It is a great honor to receive the Penrose Medal “for outstanding original contributions and achievements that mark major advances in the science of geology.” It has been a great adventure to be involved in the evolution that has occurred in the last 50 years in the application of pure Earth geology to understanding the geology of planetary bodies. As a geologist, it has been very important to apply fundamental geological principles, derived from field studies in Antarctica, Hawaii, Mount St. Helens and the seafloor, to the study of the geological processes that form the geological record of the Moon, planets and satellites.
I want to acknowledge the pivotal role in my career played by my undergraduate mentors at Washington and Lee University, Ed Spencer and Sam Kozak. These individuals both taught and inspired me with detailed field studies in the Appalachians and Montana, in exploring critical questions about the history of the Earth, and in thinking about the planets. In graduate school at Brown University, Leo Laporte and Tim Mutch engaged and excited me in using stratigraphy to unravel Earth history and paleoenvironments. Tim Mutch encouraged me to look up at the planets, with my feet planted firmly in the geology of our Home Planet, Earth, and encouraged me to explore and look beyond the horizon. At NASA Noel Hinners and Farouk El Baz taught me to be a systems engineer, a perspective that has been critical to my scientific career. I am greatly indebted to many mentors during the Apollo Lunar Exploration Program in the great adventure of exploring the Moon, including Apollo Astronauts Dave Scott, John Young and Jack Schmitt, who have remained close friends to this day.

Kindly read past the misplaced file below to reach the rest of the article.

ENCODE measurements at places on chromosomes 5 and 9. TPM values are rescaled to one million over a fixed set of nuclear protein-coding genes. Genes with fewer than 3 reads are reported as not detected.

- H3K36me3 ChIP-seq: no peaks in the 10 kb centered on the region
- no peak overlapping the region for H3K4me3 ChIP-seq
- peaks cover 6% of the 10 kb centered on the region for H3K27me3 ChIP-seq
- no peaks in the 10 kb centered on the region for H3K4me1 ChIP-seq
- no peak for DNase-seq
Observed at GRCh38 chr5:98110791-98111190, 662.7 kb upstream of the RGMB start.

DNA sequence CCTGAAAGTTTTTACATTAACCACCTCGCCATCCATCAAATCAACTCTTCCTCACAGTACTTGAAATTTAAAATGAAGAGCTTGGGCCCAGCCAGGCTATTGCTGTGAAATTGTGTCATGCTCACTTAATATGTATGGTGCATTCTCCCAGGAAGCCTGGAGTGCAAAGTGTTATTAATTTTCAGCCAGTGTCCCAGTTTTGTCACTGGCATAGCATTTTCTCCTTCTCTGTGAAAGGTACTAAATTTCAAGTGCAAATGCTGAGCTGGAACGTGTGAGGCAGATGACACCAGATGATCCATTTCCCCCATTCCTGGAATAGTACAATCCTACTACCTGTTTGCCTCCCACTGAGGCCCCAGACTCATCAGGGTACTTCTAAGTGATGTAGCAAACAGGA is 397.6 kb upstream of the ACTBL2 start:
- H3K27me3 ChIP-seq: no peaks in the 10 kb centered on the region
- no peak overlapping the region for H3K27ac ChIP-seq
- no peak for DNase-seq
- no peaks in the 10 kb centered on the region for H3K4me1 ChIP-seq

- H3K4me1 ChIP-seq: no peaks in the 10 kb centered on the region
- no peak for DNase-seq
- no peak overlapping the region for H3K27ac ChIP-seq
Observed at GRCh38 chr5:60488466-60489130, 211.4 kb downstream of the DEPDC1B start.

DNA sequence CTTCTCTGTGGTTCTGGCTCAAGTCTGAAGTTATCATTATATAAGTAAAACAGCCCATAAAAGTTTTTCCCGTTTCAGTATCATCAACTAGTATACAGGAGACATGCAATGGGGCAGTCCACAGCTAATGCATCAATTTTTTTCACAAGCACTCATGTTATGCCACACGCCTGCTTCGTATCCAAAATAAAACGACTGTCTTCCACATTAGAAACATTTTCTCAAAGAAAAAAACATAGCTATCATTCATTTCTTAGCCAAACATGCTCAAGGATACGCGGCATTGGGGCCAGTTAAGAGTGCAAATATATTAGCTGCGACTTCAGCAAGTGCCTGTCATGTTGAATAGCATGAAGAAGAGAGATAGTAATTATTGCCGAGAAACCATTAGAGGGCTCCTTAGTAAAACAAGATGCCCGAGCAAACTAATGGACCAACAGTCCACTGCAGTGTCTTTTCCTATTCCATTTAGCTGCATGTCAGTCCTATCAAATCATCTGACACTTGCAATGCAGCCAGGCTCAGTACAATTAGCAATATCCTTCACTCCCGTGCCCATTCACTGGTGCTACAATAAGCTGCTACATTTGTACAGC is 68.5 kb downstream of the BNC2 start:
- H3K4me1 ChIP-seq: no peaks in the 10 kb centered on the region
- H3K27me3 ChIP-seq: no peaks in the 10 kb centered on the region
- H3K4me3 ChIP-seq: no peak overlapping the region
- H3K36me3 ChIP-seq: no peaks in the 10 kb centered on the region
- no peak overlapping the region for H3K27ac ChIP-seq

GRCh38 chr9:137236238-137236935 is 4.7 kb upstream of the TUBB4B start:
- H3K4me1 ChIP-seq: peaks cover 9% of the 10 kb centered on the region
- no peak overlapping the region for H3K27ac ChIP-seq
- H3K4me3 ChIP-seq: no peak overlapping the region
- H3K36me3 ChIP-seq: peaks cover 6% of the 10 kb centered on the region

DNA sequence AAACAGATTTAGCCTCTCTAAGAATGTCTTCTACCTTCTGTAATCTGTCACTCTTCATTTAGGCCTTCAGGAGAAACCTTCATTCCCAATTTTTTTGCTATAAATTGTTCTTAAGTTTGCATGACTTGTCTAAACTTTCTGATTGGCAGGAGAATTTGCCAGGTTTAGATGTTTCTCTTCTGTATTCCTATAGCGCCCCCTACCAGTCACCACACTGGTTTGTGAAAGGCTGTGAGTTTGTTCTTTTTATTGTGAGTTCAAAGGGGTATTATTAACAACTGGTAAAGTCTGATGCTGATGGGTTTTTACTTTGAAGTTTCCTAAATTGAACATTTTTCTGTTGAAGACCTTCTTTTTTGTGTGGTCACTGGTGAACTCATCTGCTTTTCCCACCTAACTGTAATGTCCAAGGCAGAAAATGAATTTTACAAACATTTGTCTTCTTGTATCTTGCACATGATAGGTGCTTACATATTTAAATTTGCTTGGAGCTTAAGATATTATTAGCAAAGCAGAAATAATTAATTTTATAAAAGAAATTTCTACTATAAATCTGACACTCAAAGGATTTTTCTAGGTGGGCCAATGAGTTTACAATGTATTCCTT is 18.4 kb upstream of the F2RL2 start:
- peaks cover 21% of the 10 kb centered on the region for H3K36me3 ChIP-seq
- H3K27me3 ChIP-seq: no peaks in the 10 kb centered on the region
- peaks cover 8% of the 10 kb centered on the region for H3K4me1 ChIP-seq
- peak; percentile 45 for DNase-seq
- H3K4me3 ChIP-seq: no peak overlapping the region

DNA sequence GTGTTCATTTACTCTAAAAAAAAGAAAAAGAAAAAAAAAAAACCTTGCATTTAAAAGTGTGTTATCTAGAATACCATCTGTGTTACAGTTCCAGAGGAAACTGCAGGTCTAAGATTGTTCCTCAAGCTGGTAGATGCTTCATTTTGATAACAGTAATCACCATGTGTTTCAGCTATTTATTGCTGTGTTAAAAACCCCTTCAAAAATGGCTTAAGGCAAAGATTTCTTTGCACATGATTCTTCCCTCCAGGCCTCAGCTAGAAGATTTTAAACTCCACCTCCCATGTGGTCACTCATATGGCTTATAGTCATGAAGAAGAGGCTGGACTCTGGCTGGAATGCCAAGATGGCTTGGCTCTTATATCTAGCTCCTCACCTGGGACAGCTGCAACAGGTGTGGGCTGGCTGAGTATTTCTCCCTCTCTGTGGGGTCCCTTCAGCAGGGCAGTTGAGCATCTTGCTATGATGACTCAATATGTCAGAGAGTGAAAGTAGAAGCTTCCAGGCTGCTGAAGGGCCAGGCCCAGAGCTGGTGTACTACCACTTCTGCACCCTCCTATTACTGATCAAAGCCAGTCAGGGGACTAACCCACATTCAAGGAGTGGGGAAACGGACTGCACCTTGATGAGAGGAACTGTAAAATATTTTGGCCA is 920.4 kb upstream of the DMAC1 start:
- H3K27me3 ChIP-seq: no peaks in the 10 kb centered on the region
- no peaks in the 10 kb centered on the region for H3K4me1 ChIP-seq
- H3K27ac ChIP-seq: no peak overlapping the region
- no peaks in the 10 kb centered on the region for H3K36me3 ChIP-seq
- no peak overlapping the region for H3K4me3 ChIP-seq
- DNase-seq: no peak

The extensive lunar database provided by the very successful Apollo Program enabled application of geological principles and processes to lunar problems. It has been an extreme pleasure to work with Lionel Wilson on the basic framework for the generation, ascent and eruption of magma on the Moon and apply these to the assessment of the lunar volcanological record. The geological record provided insight into the tectonic structure of the Moon, and its early thermal evolution. Working with Sean Solomon, we established the basic framework of cross-cutting and superposition relationships of geologic tectonic structures for each of the major impact basins, and used the ages and spacing to determine lithospheric thickness as a function of time over the Moon, further characterizing the Moon as a “one-plate planet.”
Apollo also showed that impact cratering was a fundamental geological process in early planetary history. The importance of huge impact basins in the crustal and lithospheric evolution of the Moon led us to document the evidence of geological and thermal effects of basin formation, and the influence of the changing thermal state of the Moon on basin formation and relaxation.